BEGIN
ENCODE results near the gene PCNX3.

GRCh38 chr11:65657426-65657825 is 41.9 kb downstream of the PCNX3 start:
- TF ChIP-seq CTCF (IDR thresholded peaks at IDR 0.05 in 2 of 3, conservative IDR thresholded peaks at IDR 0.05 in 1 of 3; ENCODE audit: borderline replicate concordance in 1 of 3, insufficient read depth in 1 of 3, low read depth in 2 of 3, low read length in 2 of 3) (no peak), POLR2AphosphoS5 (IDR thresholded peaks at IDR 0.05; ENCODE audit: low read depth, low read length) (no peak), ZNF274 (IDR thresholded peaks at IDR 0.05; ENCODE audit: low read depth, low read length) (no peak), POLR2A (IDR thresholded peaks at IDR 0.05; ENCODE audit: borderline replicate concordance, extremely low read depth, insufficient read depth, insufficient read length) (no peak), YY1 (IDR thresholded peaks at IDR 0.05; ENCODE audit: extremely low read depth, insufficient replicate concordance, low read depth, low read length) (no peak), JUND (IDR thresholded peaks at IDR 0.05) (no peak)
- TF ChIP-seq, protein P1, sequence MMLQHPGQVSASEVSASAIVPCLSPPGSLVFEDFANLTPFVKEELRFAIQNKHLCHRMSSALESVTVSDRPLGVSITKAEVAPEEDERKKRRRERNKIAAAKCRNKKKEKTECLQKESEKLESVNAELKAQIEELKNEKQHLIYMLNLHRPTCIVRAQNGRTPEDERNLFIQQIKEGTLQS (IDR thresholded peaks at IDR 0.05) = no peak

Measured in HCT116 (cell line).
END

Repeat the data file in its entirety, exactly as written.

ENCODE results near the gene PCNX3.

GRCh38 chr11:65657426-65657825 is 41.9 kb downstream of the PCNX3 start:
- TF ChIP-seq CTCF (IDR thresholded peaks at IDR 0.05 in 2 of 3, conservative IDR thresholded peaks at IDR 0.05 in 1 of 3; ENCODE audit: borderline replicate concordance in 1 of 3, insufficient read depth in 1 of 3, low read depth in 2 of 3, low read length in 2 of 3) (no peak), POLR2AphosphoS5 (IDR thresholded peaks at IDR 0.05; ENCODE audit: low read depth, low read length) (no peak), ZNF274 (IDR thresholded peaks at IDR 0.05; ENCODE audit: low read depth, low read length) (no peak), POLR2A (IDR thresholded peaks at IDR 0.05; ENCODE audit: borderline replicate concordance, extremely low read depth, insufficient read depth, insufficient read length) (no peak), YY1 (IDR thresholded peaks at IDR 0.05; ENCODE audit: extremely low read depth, insufficient replicate concordance, low read depth, low read length) (no peak), JUND (IDR thresholded peaks at IDR 0.05) (no peak)
- TF ChIP-seq, protein P1, sequence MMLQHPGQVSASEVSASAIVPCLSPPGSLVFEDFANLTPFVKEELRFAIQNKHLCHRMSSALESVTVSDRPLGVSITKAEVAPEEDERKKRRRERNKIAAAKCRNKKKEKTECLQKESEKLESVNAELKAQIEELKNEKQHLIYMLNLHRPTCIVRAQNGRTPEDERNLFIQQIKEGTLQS (IDR thresholded peaks at IDR 0.05) = no peak

Measured in HCT116 (cell line).